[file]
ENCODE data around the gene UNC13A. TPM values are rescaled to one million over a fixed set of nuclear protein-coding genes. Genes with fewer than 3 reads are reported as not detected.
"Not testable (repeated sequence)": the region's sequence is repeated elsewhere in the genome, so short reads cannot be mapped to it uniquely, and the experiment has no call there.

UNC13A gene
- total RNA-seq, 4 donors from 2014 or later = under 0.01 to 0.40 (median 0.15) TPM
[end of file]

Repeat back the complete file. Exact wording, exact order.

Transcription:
ENCODE data around the gene UNC13A. TPM values are rescaled to one million over a fixed set of nuclear protein-coding genes. Genes with fewer than 3 reads are reported as not detected.
"Not testable (repeated sequence)": the region's sequence is repeated elsewhere in the genome, so short reads cannot be mapped to it uniquely, and the experiment has no call there.

UNC13A gene
- total RNA-seq, 4 donors from 2014 or later = under 0.01 to 0.40 (median 0.15) TPM